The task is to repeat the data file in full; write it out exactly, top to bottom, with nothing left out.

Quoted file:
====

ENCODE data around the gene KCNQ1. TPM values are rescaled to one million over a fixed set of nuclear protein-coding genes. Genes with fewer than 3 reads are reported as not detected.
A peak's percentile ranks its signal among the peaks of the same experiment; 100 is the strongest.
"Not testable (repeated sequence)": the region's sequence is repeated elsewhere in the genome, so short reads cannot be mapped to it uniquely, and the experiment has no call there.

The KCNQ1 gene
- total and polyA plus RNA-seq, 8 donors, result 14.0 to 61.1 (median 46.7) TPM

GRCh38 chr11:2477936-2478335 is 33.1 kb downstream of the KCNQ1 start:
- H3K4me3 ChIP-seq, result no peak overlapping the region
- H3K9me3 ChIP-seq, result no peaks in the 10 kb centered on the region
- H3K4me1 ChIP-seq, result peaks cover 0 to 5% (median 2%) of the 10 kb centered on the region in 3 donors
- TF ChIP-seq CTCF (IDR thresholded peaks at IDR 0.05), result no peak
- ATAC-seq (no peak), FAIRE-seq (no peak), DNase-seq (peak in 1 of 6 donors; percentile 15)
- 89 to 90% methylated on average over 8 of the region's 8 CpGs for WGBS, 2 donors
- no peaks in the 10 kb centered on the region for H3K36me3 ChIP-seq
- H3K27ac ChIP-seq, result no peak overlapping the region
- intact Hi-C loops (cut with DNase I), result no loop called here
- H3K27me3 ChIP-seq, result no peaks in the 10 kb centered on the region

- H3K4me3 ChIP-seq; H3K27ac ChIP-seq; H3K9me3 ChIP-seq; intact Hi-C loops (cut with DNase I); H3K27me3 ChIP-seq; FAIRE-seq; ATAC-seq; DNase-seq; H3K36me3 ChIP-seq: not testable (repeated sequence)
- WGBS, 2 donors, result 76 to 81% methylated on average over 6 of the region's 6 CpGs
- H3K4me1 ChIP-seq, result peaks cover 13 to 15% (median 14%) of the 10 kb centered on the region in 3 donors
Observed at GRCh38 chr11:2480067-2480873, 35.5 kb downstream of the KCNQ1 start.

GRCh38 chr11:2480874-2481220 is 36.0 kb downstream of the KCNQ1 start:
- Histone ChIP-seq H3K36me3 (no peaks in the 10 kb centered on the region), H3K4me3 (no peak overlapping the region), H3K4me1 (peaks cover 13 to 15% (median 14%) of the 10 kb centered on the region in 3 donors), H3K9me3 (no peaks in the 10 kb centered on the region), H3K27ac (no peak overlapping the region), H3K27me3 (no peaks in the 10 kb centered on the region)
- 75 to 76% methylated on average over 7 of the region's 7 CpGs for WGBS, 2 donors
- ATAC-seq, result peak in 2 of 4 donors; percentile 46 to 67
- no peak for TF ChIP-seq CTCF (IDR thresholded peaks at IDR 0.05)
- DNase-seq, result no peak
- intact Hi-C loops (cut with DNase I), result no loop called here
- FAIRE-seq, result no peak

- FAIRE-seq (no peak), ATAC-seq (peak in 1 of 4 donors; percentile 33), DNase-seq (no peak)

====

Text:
ENCODE data around the gene KCNQ1. TPM values are rescaled to one million over a fixed set of nuclear protein-coding genes. Genes with fewer than 3 reads are reported as not detected.
A peak's percentile ranks its signal among the peaks of the same experiment; 100 is the strongest.
"Not testable (repeated sequence)": the region's sequence is repeated elsewhere in the genome, so short reads cannot be mapped to it uniquely, and the experiment has no call there.

The KCNQ1 gene
- total and polyA plus RNA-seq, 8 donors, result 14.0 to 61.1 (median 46.7) TPM

GRCh38 chr11:2477936-2478335 is 33.1 kb downstream of the KCNQ1 start:
- H3K4me3 ChIP-seq, result no peak overlapping the region
- H3K9me3 ChIP-seq, result no peaks in the 10 kb centered on the region
- H3K4me1 ChIP-seq, result peaks cover 0 to 5% (median 2%) of the 10 kb centered on the region in 3 donors
- TF ChIP-seq CTCF (IDR thresholded peaks at IDR 0.05), result no peak
- ATAC-seq (no peak), FAIRE-seq (no peak), DNase-seq (peak in 1 of 6 donors; percentile 15)
- 89 to 90% methylated on average over 8 of the region's 8 CpGs for WGBS, 2 donors
- no peaks in the 10 kb centered on the region for H3K36me3 ChIP-seq
- H3K27ac ChIP-seq, result no peak overlapping the region
- intact Hi-C loops (cut with DNase I), result no loop called here
- H3K27me3 ChIP-seq, result no peaks in the 10 kb centered on the region

- H3K4me3 ChIP-seq; H3K27ac ChIP-seq; H3K9me3 ChIP-seq; intact Hi-C loops (cut with DNase I); H3K27me3 ChIP-seq; FAIRE-seq; ATAC-seq; DNase-seq; H3K36me3 ChIP-seq: not testable (repeated sequence)
- WGBS, 2 donors, result 76 to 81% methylated on average over 6 of the region's 6 CpGs
- H3K4me1 ChIP-seq, result peaks cover 13 to 15% (median 14%) of the 10 kb centered on the region in 3 donors
Observed at GRCh38 chr11:2480067-2480873, 35.5 kb downstream of the KCNQ1 start.

GRCh38 chr11:2480874-2481220 is 36.0 kb downstream of the KCNQ1 start:
- Histone ChIP-seq H3K36me3 (no peaks in the 10 kb centered on the region), H3K4me3 (no peak overlapping the region), H3K4me1 (peaks cover 13 to 15% (median 14%) of the 10 kb centered on the region in 3 donors), H3K9me3 (no peaks in the 10 kb centered on the region), H3K27ac (no peak overlapping the region), H3K27me3 (no peaks in the 10 kb centered on the region)
- 75 to 76% methylated on average over 7 of the region's 7 CpGs for WGBS, 2 donors
- ATAC-seq, result peak in 2 of 4 donors; percentile 46 to 67
- no peak for TF ChIP-seq CTCF (IDR thresholded peaks at IDR 0.05)
- DNase-seq, result no peak
- intact Hi-C loops (cut with DNase I), result no loop called here
- FAIRE-seq, result no peak

- FAIRE-seq (no peak), ATAC-seq (peak in 1 of 4 donors; percentile 33), DNase-seq (no peak)